The Kansas Jayhawks beat the UConn Huskies, 69-65, in a Big 12-Big EAST Battle Game at Allen Fieldhouse in Lawrence, Kan., on Friday.
The No. 5 Jayhawks (7-1) handed UConn its first loss of the season. Kevin McCullar Jr. led Kansas with 21 points, including three 3-pointers from the 30 percent 3-point shooter. K.J. Adams Jr. had a brilliant game, scoring 18 points and grabbing five rebounds and making three key free throws late in the game. Hunter Dickinson had 15 points and nine rebounds.
Kansas shot 50 percent and 9-of-14 from the 3-point line.
The No. 4 Huskies (7-1) saw guard Tristen Newton have an incredible game, as he scored 31 points, made six 3-pointer and at times kept the Huskies afloat on his own. Alex Caraban scored 10 points and grabbed six rebounds.
The game lived up to the hype as the last two national champions played each other. Luminaries were in the building. For Kansas, it was Overland Park native Jason Sudeikis. For UConn, it was Huskies and WNBA legend Sue Bird.
Here are three thoughts on the game.
The Elmarko And KJ Redemption
This game had epic swings. At one point Kansas was up 12 on the defending national champions. At one point UConn was up five on the 2021 national champions. By the under-4 timeout the Jayhawks had control of the game again, thanks to an 11-0 run that include three straight 3-pointers by Kansas.
After that final timeout and up seven, the Jayhawks had to hang on, at times for dear life. Two plays meant the win. Both had elements of redemption.
Elmarko Jackson made a critical mistake with 50 seconds left as he air-mailed a cross-court pass to K.J. Adams on a fast break. At the time, Kansas was only up three and now UConn had a shot to cut the lead to one or tie it.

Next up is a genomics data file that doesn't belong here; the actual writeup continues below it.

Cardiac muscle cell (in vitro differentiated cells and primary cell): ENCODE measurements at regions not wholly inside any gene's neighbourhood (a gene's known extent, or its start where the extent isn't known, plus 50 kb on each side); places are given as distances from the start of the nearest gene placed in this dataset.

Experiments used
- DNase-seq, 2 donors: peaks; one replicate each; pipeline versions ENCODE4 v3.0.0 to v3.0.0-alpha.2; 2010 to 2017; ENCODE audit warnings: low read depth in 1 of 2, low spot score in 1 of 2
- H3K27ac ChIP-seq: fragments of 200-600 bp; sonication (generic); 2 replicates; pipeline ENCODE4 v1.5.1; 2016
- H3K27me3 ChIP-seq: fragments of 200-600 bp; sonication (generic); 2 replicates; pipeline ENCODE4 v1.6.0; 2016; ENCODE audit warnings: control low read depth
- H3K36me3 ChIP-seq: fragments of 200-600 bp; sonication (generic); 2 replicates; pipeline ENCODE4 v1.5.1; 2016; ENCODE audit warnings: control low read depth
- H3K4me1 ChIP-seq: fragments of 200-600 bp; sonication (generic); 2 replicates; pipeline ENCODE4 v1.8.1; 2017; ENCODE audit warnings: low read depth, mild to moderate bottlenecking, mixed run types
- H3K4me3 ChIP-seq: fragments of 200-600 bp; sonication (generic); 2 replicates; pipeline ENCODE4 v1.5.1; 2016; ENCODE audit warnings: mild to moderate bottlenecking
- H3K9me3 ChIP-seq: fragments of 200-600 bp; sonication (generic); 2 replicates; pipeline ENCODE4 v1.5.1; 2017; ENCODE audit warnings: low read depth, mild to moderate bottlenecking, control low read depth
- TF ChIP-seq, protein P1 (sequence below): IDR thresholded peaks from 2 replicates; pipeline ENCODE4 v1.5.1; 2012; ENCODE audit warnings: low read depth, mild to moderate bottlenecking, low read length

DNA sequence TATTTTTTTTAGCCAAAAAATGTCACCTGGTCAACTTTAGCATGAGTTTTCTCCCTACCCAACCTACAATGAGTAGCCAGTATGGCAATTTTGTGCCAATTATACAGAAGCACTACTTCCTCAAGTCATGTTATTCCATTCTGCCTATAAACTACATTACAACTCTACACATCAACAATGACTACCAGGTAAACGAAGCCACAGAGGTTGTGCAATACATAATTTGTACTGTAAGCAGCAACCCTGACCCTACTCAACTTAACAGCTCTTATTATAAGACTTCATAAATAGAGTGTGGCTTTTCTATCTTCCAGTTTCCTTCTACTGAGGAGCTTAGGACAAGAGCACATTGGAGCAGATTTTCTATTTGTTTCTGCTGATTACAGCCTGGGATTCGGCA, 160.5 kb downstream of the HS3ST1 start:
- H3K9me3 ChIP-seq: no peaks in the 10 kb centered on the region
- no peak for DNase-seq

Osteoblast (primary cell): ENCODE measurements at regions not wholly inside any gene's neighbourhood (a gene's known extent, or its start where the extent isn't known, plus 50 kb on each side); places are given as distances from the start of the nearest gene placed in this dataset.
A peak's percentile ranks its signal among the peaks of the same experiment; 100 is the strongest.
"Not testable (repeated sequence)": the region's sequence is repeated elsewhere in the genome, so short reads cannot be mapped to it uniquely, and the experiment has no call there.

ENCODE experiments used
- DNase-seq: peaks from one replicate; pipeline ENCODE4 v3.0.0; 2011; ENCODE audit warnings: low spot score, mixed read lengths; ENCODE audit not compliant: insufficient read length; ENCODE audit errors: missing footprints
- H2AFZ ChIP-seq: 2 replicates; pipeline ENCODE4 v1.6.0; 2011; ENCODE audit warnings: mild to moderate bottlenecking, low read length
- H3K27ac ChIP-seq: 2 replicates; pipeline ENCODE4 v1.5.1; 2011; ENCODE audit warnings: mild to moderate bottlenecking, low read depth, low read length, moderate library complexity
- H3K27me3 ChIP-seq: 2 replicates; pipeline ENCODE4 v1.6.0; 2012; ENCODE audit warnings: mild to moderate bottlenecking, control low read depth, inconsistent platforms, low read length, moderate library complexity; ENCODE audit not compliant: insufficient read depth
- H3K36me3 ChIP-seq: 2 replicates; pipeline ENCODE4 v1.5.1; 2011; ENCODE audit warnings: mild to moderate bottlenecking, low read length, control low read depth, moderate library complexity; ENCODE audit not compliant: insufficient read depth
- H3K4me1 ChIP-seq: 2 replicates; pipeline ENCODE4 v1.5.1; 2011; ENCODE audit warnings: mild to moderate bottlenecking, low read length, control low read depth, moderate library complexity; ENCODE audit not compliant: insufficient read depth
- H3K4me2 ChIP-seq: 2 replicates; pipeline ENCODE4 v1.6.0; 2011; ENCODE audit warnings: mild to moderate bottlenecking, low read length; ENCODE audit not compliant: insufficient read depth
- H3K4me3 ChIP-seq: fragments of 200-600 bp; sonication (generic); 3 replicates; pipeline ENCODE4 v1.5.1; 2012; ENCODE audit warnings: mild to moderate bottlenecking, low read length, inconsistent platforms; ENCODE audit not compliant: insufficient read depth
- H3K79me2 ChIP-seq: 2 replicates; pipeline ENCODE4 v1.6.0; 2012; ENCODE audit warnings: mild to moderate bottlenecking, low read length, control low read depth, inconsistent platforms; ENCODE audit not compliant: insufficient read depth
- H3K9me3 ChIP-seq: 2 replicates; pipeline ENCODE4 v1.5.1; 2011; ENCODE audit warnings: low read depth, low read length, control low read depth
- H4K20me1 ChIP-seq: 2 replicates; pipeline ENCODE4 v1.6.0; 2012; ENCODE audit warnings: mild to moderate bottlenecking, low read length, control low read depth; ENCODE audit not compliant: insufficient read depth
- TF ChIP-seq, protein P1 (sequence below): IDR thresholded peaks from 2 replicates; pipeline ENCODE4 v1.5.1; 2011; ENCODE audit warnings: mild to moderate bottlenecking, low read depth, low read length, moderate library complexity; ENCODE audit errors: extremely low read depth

UConn’s Hassan Diarra had the ball on the wing and had a lane to the basket. It looked like he might make the layup. But it was Jackson who picked Diarra’s pocket from behind. More importantly, his steal went off Diarra’s leg and gave Kansas possession with 38 seconds after a review.
With 14 seconds left, the Jayhawks were up two and had DaJuan Harris Jr. at the free throw line. He needed both to ice the game. He missed both.
On the other end, Cam Spencer missed a 3-pointer and Adams rebounded it, drawing a foul with two seconds left.
Now he had a chance to ice the game and needed to make both. A few possessions earlier, he missed one of two, and had he made two it would have made Harris’ free throws a bit less relevant. This time, Adams made both and put the game out of reach.
A lot of Kansas players contributed to the victory. Jackson and Adams had a couple of key moments in the final minute to clinch it.
Centers on Parade
Sometimes, you gotta get the 7-footers on the floor and let them roll. This was a great game for it. Kansas had 7-foot-2 Hunter Dickinson. UConn had 7-foot-2 Donovan Clingan.
Objectively, Dickinson won the matchup, and not just because he went 3-for-4 from the 3-point line. Dickinson only had 15 points and nine rebounds, but he shot 6-of-12 from the floor, blocked four shots and played 38 minutes.
Clingan scored eight points, grabbed seven rebounds, blocked three shots and played 32 minutes. He missed his only 3-point attempt.
Newton siphoned off some of that scoring his near-career game. He made six 3-pointers and Kansas found it nearly impossible to defend him.
But this is a matchup we’d love to see in March. Maybe late in the month? No, wait. How about April? That would be fun.
Bill Self as a Home ’dog
Before Friday’s game this stat started filtering around, and it seemed almost absurd.
Entering the UConn game Kansas had hosted a Top 10 team 26 times with Bill Self as head coach.
Kansas entered the game No. 5, while UConn was No. 4. That meant that the Jayhawks were the “underdog,” at least as far as the AP poll was concerned.
That had happened 12 times entering the game. Kansas was 12-0 in those games.
Well, now make it 13-0.
I mean, really, there’s homecourt advantage and then there’s that.iframe src=”https://app.e2ma.net/app2/audience/signup/1986400/1964875/” width=”510″ height=”500″ frameborder=”0″>
You can find Matthew Postins on Twitter @PostinsPostcard.